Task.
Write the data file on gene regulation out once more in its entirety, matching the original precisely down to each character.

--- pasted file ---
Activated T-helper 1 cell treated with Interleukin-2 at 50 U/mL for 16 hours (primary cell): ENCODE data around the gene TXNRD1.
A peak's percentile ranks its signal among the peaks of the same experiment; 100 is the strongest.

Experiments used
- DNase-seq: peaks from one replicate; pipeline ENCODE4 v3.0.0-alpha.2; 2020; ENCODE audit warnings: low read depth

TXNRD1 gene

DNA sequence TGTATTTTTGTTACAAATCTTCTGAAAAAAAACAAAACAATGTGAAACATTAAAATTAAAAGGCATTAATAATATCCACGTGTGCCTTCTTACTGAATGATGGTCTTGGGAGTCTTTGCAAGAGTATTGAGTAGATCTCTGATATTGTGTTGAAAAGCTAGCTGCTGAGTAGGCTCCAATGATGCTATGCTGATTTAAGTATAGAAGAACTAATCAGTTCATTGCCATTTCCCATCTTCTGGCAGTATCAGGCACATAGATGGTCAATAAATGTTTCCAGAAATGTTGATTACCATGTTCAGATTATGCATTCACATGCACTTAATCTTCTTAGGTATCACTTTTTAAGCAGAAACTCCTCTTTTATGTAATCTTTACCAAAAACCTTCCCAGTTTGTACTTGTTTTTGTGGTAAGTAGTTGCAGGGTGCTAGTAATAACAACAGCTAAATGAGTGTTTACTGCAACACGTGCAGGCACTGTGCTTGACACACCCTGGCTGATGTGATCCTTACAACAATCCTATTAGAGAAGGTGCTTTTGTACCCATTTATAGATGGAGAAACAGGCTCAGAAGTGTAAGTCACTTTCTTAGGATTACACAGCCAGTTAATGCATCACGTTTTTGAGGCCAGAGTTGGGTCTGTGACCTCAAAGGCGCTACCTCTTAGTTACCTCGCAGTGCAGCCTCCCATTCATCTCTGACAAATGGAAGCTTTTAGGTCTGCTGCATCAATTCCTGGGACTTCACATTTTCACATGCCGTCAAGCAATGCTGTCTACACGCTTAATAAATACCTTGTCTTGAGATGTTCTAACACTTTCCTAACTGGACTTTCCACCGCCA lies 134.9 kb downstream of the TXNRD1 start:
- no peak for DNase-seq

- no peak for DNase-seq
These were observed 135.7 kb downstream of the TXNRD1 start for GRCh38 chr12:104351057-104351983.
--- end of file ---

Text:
Activated T-helper 1 cell treated with Interleukin-2 at 50 U/mL for 16 hours (primary cell): ENCODE data around the gene TXNRD1.
A peak's percentile ranks its signal among the peaks of the same experiment; 100 is the strongest.

Experiments used
- DNase-seq: peaks from one replicate; pipeline ENCODE4 v3.0.0-alpha.2; 2020; ENCODE audit warnings: low read depth

TXNRD1 gene

DNA sequence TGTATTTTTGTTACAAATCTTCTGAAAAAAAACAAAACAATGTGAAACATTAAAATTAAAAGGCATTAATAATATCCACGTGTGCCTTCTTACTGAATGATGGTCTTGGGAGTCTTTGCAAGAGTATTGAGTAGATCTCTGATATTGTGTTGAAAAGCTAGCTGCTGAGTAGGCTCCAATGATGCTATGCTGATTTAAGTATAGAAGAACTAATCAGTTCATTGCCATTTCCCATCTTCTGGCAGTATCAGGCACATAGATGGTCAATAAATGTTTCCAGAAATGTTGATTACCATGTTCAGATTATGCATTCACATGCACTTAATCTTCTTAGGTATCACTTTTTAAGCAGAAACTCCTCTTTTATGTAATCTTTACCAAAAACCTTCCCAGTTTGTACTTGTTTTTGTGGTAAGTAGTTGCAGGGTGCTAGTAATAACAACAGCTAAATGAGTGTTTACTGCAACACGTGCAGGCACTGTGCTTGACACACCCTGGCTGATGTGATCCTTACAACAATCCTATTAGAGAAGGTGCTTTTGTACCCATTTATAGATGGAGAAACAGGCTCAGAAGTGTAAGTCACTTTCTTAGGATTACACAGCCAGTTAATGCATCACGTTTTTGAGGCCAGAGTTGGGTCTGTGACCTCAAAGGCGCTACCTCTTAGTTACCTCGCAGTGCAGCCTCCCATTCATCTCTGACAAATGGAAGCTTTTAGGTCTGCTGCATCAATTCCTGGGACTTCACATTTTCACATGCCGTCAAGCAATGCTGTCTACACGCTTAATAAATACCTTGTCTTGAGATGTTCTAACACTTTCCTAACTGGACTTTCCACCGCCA lies 134.9 kb downstream of the TXNRD1 start:
- no peak for DNase-seq

- no peak for DNase-seq
These were observed 135.7 kb downstream of the TXNRD1 start for GRCh38 chr12:104351057-104351983.